You could call ufw, or uncomplicated firewall, a front-end of iptables. It can be installed via apt-get, or any other package manager.
If you just want to block some ports or IPs, iptables maybe a little bit overwhelming with all these chains and tables. ufw, as the name states, is way simpler.
First of all you should follow the principle of whitelisting. In other words, you block everything by default, and only let traffic come in (or go out) that is allowed. You might want to trust outgoing traffic by default.
In ufw you can achieve this by doing:
ufw default deny incoming ufw default allow outgoing
To allow someone to SSH on to your server you can do:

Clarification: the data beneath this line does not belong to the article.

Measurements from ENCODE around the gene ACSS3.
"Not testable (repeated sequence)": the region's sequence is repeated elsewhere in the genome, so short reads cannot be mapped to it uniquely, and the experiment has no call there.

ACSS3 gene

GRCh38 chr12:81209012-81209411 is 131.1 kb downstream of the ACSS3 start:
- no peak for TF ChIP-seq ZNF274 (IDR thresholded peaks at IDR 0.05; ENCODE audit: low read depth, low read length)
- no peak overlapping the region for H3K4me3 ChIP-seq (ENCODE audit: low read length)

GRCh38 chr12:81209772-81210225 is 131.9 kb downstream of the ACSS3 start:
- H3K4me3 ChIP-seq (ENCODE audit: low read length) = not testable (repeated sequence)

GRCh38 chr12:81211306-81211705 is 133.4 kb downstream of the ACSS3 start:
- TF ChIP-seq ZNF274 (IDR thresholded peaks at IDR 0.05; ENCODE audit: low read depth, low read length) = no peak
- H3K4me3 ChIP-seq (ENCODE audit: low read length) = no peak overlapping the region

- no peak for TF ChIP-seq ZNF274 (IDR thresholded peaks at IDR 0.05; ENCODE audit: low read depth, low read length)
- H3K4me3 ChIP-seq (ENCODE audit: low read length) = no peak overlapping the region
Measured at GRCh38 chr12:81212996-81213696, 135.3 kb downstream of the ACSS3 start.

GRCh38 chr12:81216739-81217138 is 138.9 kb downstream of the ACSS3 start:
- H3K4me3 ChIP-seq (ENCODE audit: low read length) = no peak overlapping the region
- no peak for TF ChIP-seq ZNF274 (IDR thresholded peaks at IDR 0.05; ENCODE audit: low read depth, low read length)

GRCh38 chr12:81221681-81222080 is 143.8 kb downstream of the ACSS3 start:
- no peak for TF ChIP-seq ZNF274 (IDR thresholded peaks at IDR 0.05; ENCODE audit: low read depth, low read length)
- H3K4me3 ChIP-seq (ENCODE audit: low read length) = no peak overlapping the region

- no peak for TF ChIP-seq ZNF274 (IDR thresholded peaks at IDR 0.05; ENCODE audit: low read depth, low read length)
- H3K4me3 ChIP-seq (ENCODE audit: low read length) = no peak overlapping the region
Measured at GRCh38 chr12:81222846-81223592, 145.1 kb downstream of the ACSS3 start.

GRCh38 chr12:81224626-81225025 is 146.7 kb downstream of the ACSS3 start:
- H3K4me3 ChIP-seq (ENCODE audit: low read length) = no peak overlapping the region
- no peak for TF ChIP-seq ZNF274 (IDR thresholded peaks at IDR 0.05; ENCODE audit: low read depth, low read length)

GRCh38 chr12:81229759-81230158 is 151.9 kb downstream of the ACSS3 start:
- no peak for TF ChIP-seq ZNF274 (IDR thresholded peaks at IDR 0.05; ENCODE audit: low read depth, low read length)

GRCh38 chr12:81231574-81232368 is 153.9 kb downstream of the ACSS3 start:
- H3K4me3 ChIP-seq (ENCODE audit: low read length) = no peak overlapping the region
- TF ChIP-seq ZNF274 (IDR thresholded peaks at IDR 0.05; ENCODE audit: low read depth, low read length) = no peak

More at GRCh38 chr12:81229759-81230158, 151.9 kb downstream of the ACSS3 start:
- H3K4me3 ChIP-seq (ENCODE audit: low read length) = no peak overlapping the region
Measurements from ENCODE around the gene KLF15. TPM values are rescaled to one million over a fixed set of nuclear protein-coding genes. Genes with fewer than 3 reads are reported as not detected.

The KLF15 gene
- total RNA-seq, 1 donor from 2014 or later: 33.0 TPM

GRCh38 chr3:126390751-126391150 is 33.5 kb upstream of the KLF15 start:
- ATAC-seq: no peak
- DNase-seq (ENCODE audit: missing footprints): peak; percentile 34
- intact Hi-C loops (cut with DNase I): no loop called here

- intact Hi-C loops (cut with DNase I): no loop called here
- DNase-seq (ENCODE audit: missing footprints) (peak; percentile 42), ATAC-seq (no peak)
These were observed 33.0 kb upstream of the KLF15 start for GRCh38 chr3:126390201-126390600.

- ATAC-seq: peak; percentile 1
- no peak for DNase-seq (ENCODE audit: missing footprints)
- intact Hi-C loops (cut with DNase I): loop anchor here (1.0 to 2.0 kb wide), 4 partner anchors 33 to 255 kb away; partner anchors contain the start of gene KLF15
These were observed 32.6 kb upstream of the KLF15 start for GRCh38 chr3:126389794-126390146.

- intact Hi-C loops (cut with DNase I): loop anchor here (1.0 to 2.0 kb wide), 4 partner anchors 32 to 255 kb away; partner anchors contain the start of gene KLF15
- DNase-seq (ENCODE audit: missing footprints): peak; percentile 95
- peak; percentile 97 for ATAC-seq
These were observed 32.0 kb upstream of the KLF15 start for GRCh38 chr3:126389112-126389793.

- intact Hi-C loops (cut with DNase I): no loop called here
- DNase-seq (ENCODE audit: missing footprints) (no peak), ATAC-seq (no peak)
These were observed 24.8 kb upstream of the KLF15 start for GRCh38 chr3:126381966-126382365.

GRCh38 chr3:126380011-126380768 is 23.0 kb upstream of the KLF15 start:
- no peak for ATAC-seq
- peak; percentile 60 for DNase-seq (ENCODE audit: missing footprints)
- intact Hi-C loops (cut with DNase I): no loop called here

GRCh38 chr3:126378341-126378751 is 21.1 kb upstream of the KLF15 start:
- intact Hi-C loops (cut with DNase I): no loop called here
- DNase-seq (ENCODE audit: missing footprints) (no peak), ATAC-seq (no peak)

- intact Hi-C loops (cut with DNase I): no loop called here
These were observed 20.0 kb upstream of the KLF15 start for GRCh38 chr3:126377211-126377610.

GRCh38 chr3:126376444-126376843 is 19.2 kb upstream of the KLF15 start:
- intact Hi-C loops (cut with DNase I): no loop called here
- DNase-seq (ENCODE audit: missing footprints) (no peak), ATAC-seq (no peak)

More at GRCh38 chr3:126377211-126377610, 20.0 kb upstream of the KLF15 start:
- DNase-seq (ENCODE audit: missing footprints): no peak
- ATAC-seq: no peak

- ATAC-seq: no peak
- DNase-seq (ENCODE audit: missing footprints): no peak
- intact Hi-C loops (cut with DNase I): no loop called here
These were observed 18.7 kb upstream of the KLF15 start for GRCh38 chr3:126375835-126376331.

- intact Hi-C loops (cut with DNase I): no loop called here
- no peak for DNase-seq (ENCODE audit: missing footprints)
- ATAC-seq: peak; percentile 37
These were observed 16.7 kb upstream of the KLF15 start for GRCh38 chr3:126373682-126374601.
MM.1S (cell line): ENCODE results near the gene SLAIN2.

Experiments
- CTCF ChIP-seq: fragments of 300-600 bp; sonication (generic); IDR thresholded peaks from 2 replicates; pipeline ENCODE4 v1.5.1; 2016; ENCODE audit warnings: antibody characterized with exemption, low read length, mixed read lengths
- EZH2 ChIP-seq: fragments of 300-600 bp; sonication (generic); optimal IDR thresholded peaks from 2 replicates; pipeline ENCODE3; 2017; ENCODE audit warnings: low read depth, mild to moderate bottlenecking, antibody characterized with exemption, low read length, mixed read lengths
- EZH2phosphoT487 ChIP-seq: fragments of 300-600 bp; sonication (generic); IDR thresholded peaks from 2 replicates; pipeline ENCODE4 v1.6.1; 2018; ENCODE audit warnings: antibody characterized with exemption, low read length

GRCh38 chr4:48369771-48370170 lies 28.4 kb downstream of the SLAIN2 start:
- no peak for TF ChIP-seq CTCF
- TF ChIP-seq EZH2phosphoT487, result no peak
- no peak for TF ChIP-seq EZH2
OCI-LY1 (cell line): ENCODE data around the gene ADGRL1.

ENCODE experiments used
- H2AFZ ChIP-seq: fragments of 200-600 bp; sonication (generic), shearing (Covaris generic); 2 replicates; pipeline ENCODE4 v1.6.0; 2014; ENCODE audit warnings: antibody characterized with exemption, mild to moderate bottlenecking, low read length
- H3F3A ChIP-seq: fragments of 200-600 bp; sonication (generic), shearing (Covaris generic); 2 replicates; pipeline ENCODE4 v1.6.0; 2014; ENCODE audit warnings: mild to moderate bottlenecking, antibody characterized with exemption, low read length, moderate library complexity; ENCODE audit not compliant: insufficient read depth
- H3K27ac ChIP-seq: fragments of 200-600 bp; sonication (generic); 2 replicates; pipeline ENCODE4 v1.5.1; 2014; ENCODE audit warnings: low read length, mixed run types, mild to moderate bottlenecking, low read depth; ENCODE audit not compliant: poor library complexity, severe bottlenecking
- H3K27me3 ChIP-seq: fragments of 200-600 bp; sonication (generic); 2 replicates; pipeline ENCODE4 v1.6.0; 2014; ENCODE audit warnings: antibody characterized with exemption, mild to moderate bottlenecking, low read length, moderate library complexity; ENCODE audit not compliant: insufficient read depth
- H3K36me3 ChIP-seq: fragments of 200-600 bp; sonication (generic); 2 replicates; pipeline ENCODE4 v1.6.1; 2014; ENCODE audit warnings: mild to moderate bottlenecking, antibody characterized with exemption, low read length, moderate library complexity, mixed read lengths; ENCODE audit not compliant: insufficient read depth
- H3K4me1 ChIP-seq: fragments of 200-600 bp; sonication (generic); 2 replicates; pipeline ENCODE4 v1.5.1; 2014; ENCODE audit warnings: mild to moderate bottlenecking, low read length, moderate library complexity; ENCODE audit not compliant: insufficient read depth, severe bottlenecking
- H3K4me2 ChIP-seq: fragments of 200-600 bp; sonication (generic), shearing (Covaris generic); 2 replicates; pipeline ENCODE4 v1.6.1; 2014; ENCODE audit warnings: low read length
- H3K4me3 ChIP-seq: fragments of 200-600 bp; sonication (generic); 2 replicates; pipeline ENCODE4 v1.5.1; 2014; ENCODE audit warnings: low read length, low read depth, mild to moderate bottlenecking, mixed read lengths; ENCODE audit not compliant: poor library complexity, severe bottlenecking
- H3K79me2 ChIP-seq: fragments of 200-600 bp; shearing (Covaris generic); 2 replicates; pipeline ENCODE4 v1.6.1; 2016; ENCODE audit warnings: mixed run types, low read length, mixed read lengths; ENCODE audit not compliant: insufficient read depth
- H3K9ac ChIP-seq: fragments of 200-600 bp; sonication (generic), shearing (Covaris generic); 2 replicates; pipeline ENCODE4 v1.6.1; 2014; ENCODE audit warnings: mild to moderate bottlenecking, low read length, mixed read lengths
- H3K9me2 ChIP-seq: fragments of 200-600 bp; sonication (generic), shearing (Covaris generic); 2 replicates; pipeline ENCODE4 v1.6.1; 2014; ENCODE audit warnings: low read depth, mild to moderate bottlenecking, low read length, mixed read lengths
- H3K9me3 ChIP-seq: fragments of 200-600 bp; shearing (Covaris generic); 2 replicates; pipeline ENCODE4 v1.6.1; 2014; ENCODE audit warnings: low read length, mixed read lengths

ufw allow from any to any port 22
If you want to allow this traffic on a certain interface you can do:
ufw allow from any to 10.0.0.1 port 22
If you only want this kind of traffic from a certain network or IP you can do:
ufw allow from 10.0.0.0/24 to 10.0.0.1 port 22
If a service is available for both transport layer protocols (udp and tcp), like DNS, you can specify:
ufw allow from 10.0.0.2 to 10.0.0.1 port 53/udp
If you want to delete a rule, just use delete in front of the line you added:
ufw delete allow from 10.0.0.2 to 10.0.0.1 port 53/udp
As last line add this rule to deny all incoming traffic:
ufw deny in to any
If you want to add some other firewall lines for incoming traffic, keep in mind that they need to be before the line above. You can do this by using insert:
ufw insert allow from 10.0.0.2 to 10.0.0.1 port 53/udp
To enable the firewall:
To check your rules (like iptables -L):
Please keep in mind that this list is not complete. Lots of other things can be achieved, using ufw. Some resources: